The shots were not bad. She barely noticed it. She also got 4 treats out of it The last treat she was back on the floor, and actually sat there to receive the treat. (I also did not feed her before we went). In four weeks we go back to give her the final vaccination.
When we were waiting out in the front room for the deworming pills and bill, a lady and her two kids (8 and 10 maybe?) came in. She does NOT jump on kids! Thank god. Good to know.
Then we saw a large dog come in (12 years old), who looked to be a Bernese, Shepherd mix (she said shepherd collie... She is a lot bigger than either of those, so she's a well mixed breed ) such a friendly old gal! And again Pan proved to not mind bigger dogs. Sadly I believe I know why that old gal was there... Her back legs were so stiff and weak... And she couldn't hold her bladder. By the lady's tone, that poor ol' gal was at her end :(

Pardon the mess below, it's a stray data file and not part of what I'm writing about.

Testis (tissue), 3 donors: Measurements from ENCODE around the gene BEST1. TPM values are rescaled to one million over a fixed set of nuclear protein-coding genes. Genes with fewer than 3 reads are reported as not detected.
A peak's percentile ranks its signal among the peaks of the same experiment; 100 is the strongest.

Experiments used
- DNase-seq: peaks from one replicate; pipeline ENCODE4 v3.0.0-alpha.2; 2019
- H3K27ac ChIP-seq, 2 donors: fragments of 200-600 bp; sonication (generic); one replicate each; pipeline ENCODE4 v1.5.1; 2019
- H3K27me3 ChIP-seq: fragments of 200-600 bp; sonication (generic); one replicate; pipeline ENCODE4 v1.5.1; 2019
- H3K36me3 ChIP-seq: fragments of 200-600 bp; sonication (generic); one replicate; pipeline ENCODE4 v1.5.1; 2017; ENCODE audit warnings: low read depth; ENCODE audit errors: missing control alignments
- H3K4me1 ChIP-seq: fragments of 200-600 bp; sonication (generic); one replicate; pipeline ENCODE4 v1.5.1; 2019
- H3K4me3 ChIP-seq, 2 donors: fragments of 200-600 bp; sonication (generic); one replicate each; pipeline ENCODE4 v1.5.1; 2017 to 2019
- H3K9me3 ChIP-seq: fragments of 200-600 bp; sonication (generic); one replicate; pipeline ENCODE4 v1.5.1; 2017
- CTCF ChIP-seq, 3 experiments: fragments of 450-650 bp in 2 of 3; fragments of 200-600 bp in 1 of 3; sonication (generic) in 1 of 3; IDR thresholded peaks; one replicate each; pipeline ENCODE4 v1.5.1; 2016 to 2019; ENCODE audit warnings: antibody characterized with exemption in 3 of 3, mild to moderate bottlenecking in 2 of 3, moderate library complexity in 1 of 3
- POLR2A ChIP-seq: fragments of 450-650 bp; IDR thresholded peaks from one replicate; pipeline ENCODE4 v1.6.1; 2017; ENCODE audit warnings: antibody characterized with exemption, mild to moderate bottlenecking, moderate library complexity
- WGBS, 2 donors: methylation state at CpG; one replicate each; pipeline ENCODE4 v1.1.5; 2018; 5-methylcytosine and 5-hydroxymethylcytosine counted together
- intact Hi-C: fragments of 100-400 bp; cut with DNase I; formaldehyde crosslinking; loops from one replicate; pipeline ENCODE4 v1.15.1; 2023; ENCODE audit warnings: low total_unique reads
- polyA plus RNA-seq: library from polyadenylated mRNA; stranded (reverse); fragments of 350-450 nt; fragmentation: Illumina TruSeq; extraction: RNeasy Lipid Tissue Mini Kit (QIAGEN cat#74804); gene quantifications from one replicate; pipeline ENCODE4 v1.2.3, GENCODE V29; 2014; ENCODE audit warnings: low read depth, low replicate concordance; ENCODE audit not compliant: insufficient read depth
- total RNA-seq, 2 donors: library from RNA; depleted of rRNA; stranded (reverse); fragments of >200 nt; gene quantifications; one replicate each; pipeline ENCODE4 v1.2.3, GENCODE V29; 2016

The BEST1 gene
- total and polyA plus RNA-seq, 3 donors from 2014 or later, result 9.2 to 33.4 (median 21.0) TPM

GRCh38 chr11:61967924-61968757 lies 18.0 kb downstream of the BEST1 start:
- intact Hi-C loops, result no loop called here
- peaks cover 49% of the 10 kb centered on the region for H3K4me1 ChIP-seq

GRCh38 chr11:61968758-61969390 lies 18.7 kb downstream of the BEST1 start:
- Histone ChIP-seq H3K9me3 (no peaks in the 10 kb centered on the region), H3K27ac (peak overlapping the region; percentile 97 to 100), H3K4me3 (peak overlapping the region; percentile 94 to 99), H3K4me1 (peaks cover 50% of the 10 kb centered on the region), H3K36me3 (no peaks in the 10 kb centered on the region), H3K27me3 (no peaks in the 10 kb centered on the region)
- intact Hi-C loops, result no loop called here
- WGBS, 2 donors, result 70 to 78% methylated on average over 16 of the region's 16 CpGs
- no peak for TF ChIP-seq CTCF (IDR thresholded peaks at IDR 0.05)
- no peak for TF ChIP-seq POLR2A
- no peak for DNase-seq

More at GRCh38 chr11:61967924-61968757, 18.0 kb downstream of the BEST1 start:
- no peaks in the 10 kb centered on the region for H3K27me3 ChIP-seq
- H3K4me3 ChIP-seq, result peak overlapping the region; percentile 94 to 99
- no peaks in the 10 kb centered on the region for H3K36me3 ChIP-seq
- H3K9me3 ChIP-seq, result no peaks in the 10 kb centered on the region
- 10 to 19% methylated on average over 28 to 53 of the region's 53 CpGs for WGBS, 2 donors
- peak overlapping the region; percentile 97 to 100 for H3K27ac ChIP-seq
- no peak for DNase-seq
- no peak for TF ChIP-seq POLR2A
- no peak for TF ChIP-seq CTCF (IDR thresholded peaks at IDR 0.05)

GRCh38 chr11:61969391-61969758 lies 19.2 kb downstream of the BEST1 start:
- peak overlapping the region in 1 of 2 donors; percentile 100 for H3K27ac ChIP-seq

First off, how many of you cringe at: jar'o'pennies.
Second: Depends how you use something. An idiot who has the remote to a shock collar, will either frustrate/anger or scare their dog. An idiot with a jar of pennies, will do the same. And idiot with a leash, can also do the same.
So all in all, everything can be negative. It's how it is used, that makes a difference.
Sound + attention = good things. Sound = good.
Sound + more sound + scolding/leash pulling = bad things. Sound = bad.
Constant sound = annoying. Annoyed = ignore.
I may not be good at math, but that is pretty simple (and is a part of common sense). I used the jar of pennies for my GSD (mainly his sight was the issue) and he learned if he came over when he heard it he got a treat/toy/pat/praise. I'm doing the same with her.